To count if not blank in Google Sheets is **useful if you want to count the cells that just have data in it (not blank).**

##### Table of Contents

- How To Count If Not Blank in Google Sheets: 3 Ways
- 1. Using COUNTA Function.
- 2. Using COUNTIF Function.
- 3. Using SUMPRODUCT Function.
- How to Count If Not Blank in Google Sheets Using COUNTIF

The technique is commonly used when you have to count a specific cell range, especially if you have a large number of cells and you want an accurate count of the cells which are not blank.

For instance, you are running a small supermarket with 200 different items. You listed all the names of the items in Google Sheets. Using the techniques shared below, you can precisely obtain the right amount of stock ignoring cells that are blank and useless.

Ready to get started? Let’s dive right in! 😊

## How To Count If Not Blank in Google Sheets: 3 Ways

### 1. Using COUNTA Function.

For the first approach when counting if not blank cells, we will be using the

(Count All) Function.**COUNTA**

The syntax or in other words the way we write the function is as follows:

=COUNTA(value1, [value2, ...])

Let’s break this COUNTA function down:

**=**denotes the start of every formula written in Google Sheets.is our function of which we need to provide its corresponding`COUNTA()`

.**value**

we have to select the cell range that we want to count. This value is required to be given and the function will not work without it.**value1**

, and subsequent attributes ‘**value2**

‘ are additionalcells to be included in the count. The maximum number of entries allowed is 30.**...**

It’s a good idea to have some understanding of how to use the COUNTA function in Google Sheets before delving into using ** COUNTA** to count if not blank cells.

Now the big question in your mind at this point is, “what’s the use of learning this function?”

Well, when you are really sure that all your cells are blank, you can use the ** COUNTA** function to count the cells which are not blank.

Let’s take an example.

In the image below, cells **A4:A6**, **A9**, **A11:A12**, and **A16** are empty. Using our finished ** COUNTA** function which is

**=COUNTA(A2:A15)**

it will result in an answer of **8**which is correct as there are only eight cells which are not blankas shown below:

When you’re unsure of cells being blank, such as if you may have mistakenly entered an apostrophe or space in any of the cells, then

will count that too.**COUNTA**

This is where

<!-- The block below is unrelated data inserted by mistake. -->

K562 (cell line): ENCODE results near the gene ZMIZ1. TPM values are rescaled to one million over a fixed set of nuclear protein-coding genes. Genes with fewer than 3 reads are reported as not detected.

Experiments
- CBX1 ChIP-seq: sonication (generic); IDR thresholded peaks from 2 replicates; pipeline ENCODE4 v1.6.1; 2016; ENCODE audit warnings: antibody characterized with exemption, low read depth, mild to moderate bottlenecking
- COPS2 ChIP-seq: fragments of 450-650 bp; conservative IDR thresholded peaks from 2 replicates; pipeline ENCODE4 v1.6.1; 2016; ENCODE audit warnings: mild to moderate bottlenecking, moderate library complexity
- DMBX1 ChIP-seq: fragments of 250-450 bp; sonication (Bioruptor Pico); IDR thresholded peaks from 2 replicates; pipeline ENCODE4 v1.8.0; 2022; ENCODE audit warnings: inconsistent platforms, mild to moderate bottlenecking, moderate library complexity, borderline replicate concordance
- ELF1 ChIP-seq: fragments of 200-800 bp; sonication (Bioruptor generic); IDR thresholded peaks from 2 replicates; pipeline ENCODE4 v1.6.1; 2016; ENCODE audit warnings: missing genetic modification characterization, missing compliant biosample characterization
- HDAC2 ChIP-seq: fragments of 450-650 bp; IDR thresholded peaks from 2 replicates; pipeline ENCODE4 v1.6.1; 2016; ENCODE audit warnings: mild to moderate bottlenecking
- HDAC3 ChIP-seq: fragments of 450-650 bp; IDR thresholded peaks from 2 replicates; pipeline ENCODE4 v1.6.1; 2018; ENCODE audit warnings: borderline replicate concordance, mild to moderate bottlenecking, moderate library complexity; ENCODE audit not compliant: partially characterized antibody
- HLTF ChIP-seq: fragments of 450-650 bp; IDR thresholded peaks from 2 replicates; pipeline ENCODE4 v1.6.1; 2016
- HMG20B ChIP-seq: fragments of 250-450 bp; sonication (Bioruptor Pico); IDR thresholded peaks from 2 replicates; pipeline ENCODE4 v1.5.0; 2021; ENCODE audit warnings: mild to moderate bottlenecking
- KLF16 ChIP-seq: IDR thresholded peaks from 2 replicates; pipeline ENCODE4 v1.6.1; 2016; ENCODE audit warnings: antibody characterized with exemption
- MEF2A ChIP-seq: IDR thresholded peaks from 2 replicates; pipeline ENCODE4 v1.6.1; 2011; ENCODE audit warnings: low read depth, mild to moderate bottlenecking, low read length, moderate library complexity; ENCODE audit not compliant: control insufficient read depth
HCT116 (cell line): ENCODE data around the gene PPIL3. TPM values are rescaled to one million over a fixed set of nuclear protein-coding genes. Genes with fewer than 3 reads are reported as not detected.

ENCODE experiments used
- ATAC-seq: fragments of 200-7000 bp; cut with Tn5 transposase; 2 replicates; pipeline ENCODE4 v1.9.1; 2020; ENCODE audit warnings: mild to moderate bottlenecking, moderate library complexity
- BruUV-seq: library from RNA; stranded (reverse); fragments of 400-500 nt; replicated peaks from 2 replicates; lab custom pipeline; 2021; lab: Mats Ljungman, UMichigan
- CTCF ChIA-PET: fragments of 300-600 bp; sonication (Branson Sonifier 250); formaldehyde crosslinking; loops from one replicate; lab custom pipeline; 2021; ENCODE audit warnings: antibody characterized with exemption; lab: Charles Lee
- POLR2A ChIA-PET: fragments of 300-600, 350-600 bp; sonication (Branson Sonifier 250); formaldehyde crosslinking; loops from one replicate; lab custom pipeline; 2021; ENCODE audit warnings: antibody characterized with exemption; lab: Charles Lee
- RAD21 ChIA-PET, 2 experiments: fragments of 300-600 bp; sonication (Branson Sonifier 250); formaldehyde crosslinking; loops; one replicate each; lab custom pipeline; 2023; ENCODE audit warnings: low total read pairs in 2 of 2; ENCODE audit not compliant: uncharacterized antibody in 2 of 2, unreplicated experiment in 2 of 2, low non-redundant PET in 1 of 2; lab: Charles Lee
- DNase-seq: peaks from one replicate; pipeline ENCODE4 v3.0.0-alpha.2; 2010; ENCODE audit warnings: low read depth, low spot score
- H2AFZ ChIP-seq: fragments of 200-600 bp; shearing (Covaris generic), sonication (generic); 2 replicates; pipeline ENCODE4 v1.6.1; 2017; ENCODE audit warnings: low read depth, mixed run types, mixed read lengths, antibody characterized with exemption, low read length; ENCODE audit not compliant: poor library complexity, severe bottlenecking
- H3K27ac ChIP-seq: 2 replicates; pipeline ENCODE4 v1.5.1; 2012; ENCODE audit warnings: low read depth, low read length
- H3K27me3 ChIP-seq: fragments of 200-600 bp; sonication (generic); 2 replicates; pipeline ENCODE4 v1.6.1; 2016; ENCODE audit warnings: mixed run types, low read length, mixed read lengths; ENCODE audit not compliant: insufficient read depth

is not ideal and the other solutions shared in this guide help circumvent.**COUNTA**

In such a case, it’s best we rely on the COUNTIF function in Google Sheets which we will show you how below. 🙂

### 2. Using COUNTIF Function.

As aforementioned, using the ** COUNTIF**function is perhaps the best solution to counting cells that are not blank in Google Sheets.

It’s not uncommon to find ourselves committing little errors when typing or inputting data in our spreadsheets. There might be cases where we hit the space bar on a cell, then pressed enter without knowing. Or maybe thought to add a text, added an apostrophe, but you left it that way. In such instances, using the ** COUNTIF** function will definitely accurately provide us the right count for cells that are not blank.

I’ll give you an example below.

When you typed in an apostrophe and left it that way, it won’t actually register on Google Sheets, but it’s there. In other words, it’s “as if” empty.

As you can see in the example above, I typed in a space on cell **A4**and an apostrophe on cell **A11**. Instead of having an outcome of **8**, it gave me a result of **10**. Meaning, the

function included the space and the apostrophe in the count.**COUNTA**

This is a clear picture of a situation where the

function fares well.**COUNTIF**

We can use the

formula as shown below:**COUNTIF**

=COUNTIF(A2:A15,">0"&"*")

Let’s break this

function down to understand how it works:**COUNTIF**

**=**denotes the start of every formula written in Google Sheets.

is our function. We need to add other attributes for it to work smoothly.**COUNTIF()**

is the group of cells that the function is to search. For our example, we will be using**range****A2:A15**as the range which contains the cells we want to count.is the condition where each cell in the range is to be tested whether it is to be true or false. For this we provide the following:`criterion`

is a comparison operator which means “greater than 0”. In this case, we want to say that the criterion should be that anything that is lesser than 0 should be avoided. You probably learned this from the previous COUNTIF post.`">0"`